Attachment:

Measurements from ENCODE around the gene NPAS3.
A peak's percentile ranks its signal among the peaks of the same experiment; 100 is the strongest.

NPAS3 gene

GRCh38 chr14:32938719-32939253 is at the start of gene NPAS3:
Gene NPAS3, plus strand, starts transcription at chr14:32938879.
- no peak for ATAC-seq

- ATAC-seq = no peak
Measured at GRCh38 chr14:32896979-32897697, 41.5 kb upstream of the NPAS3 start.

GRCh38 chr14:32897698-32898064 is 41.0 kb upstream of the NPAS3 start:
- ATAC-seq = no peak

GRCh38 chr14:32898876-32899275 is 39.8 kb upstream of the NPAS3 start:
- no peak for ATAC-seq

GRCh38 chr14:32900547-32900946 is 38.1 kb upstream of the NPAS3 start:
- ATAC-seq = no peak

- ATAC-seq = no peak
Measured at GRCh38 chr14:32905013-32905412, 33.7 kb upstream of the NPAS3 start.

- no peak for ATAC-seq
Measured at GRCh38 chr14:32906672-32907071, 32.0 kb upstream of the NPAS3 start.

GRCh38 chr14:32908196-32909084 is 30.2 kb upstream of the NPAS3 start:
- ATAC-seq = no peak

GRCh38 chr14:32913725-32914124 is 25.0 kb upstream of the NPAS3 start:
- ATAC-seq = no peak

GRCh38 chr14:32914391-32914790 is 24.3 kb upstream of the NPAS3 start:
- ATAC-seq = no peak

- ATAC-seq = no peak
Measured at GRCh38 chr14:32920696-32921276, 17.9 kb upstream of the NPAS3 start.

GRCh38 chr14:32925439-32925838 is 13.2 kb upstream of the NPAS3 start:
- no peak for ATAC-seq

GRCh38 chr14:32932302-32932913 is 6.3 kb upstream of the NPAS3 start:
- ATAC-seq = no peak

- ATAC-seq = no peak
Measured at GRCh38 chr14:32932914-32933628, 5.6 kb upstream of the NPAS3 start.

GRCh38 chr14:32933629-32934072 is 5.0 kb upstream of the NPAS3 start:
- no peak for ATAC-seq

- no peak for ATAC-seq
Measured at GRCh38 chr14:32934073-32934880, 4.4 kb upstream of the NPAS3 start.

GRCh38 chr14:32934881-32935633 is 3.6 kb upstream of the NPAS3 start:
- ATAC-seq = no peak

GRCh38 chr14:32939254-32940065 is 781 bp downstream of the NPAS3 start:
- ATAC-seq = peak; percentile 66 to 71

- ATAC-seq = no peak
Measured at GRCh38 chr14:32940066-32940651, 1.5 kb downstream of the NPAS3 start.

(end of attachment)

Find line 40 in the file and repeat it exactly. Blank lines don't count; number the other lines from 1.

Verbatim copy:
- ATAC-seq = peak; percentile 66 to 71